Orchard Street (Manhattan)

From Wikipedia, the free encyclopedia - View original article

 
Jump to: navigation, search

Coordinates: 40°43′21″N 73°59′17″W / 40.72250°N 73.98806°W / 40.72250; -73.98806

Orchard Street between Stanton and Rivington Streets, looking south, in 2008
Close-up of tenement houses on Orchard

Orchard Street is a street in Manhattan which covers the eight city blocks between Division Street in Chinatown and East Houston Street on the Lower East Side. Vehicular traffic runs north on this one-way street. Orchard Street starts from Division Street in the south and ends at East Houston Street in the north..

History[edit]

The orchard in question belonged to James Delancey, who returned to England in 1775, and his farm was declared forfeit.[1]

Orchard Street is often considered the center of the Lower East Side and is lined end to end almost entirely with low-rise tenement building with the iconic brick face and fire escapes. First known as Kleindeutschland, or "Little Germany," later a Jewish enclave, the neighborhood has been home to immigrants from the mid 19th Century to the present day. The street's past as the heart of the immigrant experience is captured at the Lower East Side Tenement Museum's centerpiece, the restored 97 Orchard Street tenement.

The street is known for its discount shopping - Orchard Street was long the Lower East Side's main marketing thoroughfare. There are several lingerie shops and Orthodox Jewish-owned men's suit stores below Delancey Street, while discount clothing and luggage stores dominate the block between Delancey and Rivington Streets. More recently, upscale boutiques and designer shops have begun to line the street. Every Sunday, Orchard Street from Delancey to East Houston Street closes to vehicular traffic turning the street into a pedestrian mall with stores setting up tables and racks advertising their wares to passersby.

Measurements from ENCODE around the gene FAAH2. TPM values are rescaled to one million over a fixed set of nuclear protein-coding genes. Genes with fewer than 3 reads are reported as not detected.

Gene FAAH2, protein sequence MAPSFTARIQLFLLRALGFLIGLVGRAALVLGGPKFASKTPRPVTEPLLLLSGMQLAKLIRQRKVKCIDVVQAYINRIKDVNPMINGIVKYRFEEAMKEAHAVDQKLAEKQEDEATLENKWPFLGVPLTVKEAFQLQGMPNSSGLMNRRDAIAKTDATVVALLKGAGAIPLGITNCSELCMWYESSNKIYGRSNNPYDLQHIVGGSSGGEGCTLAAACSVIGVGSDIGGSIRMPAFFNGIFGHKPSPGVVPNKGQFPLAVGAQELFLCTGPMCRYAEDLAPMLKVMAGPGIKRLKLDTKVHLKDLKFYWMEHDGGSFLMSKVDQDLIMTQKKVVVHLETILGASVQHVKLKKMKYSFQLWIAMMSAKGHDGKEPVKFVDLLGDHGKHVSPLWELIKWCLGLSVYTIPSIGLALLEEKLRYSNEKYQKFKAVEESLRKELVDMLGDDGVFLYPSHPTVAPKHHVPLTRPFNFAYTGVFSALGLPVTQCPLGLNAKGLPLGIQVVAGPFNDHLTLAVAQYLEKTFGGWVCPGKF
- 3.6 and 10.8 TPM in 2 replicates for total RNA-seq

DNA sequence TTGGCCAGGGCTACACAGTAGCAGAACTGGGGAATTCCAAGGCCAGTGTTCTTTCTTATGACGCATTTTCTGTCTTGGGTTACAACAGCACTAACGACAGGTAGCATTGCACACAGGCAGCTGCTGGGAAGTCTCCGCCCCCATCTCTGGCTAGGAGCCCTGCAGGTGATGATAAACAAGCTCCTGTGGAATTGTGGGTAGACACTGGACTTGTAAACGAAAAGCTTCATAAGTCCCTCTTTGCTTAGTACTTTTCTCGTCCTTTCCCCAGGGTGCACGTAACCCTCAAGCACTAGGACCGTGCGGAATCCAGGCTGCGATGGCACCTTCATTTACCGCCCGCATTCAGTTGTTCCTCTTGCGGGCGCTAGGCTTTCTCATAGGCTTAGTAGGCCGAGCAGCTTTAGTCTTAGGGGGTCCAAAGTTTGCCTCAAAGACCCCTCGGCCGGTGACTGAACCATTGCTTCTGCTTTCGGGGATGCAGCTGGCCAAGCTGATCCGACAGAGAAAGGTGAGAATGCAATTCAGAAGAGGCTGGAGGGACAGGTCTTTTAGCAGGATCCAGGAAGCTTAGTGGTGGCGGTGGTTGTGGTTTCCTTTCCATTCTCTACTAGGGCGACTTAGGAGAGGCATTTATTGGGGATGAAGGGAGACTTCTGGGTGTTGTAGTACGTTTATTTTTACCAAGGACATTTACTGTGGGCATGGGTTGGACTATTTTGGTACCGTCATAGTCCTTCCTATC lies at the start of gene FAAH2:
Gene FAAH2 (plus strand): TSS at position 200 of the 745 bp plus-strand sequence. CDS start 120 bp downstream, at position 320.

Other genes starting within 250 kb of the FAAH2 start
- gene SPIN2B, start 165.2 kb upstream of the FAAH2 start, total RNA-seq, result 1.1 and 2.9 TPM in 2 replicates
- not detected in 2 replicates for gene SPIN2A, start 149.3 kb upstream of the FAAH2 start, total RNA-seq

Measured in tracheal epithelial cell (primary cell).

Like the rest of the Lower East Side, Orchard Street has gone through gentrification in the past decade, especially above Rivington Street, where boutiques and upscale restaurants have opened shop.

The transition has been slower on the lower end of the street, especially below Grand Street, which is part of Chinatown's industrial east end, but new restaurants, bars and art galleries have opened in this area in recent years as well.

Meanwhile, several luxury condominiums now stand or are under construction where immigrant families once shared quarters in cramped tenement buildings. Several boutique hotels have also sprouted in the area, with two on Orchard St; the Blue Moon Hotel at 100 Orchard St, and Thompson LES on Allen St.

In popular culture[edit]

A short film, "Orchard Street", was made in 1955 by Ken Jacobs, who used his new 16mm Bell & Howell camera to capture the life of the street one afternoon. Turner Classic Movies has shown it as an avant garde film.

Notable establishments and landmarks[edit]

References[edit]

Notes

  1. ^ Sanna Feirstein, Naming New York: Manhattan places & how they got their names, 2001:54.

External links[edit]